Don’t Eat That Sandwich!
If you drop a sandwich on the floor, how quickly does it pick up bacteria?
Oops! In the rush to get to school, you drop a piece of toast on the floor. Do you throw it away or decide it’s still OK to eat?
Food can still look appetizing after it has fallen on the floor. But is it safe to eat?
If you’re like most people, you eat it. Maybe you follow the “5-second rule,” which claims foods are safe to eat if you pick them up within 5 seconds of dropping them.
But you might want to think again. Scientists now say that 5 seconds are all it takes for foods to become contaminated with enough bacteria to make you sick.
Bacteria are single-celled organisms that can cause many kinds of illnesses. Some kinds of bacteria can grow on food. If we eat foods on which these bacteria are growing, we can become sick. Common symptoms include vomiting and diarrhea.
One of these food-borne bacteria is Salmonella. It makes 1.4 million people sick every year. Earlier this year, 370 people became sick after eating peanut butter that had been contaminated with Salmonella at the manufacturing plant. Salmonella are often found in raw eggs and chicken. Cooking kills these bacteria, which is why it is so important to cook eggs, chicken, and other foods thoroughly.
Being a good housekeeper is a second tip for preventing infection. If household surfaces aren’t washed thoroughly, they can support Salmonella for weeks.
But how long does it take these bacteria to attach to food? To answer that question, a team of scientists at Clemson University in South Carolina decided to test the 5-second rule, using sandwich ingredients. First, they placed a known amount of Salmonella cells on three surfaces: wood, tile, and carpet. They placed a slice of bread and a slice of bologna on each surface for 5, 30, or 60 seconds.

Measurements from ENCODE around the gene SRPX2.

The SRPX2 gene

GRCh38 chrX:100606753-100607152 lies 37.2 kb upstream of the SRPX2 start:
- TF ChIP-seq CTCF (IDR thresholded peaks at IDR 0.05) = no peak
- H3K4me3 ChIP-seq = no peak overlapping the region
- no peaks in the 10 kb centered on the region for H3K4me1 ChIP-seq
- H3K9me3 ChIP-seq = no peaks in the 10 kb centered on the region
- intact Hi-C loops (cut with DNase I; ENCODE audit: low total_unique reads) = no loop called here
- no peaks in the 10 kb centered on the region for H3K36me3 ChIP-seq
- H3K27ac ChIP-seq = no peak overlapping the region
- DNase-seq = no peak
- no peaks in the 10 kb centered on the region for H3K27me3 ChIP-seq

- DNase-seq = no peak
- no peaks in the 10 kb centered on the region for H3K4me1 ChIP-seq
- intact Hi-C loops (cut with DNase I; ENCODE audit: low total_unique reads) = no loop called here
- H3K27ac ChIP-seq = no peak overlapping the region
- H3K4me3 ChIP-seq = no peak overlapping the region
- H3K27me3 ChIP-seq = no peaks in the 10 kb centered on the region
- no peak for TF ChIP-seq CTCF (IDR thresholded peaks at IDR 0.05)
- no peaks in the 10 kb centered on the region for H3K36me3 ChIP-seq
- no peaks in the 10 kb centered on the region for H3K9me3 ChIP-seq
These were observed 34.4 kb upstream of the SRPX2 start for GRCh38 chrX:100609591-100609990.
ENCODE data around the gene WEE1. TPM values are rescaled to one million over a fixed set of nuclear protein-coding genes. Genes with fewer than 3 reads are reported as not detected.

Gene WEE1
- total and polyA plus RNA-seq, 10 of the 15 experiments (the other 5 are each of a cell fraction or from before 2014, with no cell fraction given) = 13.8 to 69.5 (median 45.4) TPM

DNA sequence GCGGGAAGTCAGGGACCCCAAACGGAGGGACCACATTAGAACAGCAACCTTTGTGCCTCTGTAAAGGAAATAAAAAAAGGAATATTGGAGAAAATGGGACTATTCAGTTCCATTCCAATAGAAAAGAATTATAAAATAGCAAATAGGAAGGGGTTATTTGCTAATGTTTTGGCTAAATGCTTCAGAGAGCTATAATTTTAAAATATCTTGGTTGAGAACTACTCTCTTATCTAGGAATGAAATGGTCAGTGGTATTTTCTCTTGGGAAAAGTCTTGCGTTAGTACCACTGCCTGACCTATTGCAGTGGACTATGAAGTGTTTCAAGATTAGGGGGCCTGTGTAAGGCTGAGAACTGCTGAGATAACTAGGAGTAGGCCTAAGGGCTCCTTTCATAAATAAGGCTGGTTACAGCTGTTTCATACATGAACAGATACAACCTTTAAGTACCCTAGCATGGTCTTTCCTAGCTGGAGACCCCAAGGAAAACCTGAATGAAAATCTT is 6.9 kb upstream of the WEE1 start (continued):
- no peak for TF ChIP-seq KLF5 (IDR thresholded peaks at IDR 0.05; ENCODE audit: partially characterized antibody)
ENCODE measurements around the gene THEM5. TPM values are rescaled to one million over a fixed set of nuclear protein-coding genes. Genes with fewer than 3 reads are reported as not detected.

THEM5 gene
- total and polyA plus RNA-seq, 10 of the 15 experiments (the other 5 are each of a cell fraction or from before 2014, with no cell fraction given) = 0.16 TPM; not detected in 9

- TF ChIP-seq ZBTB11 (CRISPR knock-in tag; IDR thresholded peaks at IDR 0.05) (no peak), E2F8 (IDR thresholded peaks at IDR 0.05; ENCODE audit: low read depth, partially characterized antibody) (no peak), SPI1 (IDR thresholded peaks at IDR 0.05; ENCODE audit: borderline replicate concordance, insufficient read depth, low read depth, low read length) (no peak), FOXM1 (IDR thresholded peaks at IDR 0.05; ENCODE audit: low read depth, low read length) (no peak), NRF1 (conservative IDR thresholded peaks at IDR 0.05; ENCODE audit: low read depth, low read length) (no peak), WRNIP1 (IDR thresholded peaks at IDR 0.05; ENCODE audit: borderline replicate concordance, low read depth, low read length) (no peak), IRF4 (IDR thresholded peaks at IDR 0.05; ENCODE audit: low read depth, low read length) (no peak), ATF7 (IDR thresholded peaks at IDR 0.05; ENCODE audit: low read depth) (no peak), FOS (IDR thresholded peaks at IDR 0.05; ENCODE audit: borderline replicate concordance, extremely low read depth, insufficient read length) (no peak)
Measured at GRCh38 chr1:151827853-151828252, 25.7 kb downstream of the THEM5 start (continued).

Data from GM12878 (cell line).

After just 5 seconds, both the bread and bologna picked up enough bacteria to make you sick.
Dropped a morsel? It may have bacteria on it even if you pick it up immediately.
“Someone making a sandwich might follow someone who, a day before, used that surface to cut meat or another raw food. It might not look contaminated, but could have bacteria that would be harmful,” said Paul Dawson, the food scientist who led the study.
So, forget the 5-second rule. If your toast lands on the floor, toss it out. Stick a fresh slice of bread in the toaster. And this time, be careful not to drop it!—Jennifer Cutraro
Sohn, Emily. 2006. Germ zapper. Science News for Kids (May 24). Available at http://sciencenewsforkids.org/articles/20060524/Note2.asp .
For more information about food safety for kids, go to www.agr.state.nc.us/cyber/kidswrld/foodsafe/ (North Carolina Department of Agriculture & Consumer Services).
For information about the disease caused by Salmonella bacteria, go to www.cdc.gov/ncidod/dbmd/diseaseinfo/salmonellosis_g.htm (Centers for Disease Control and Prevention).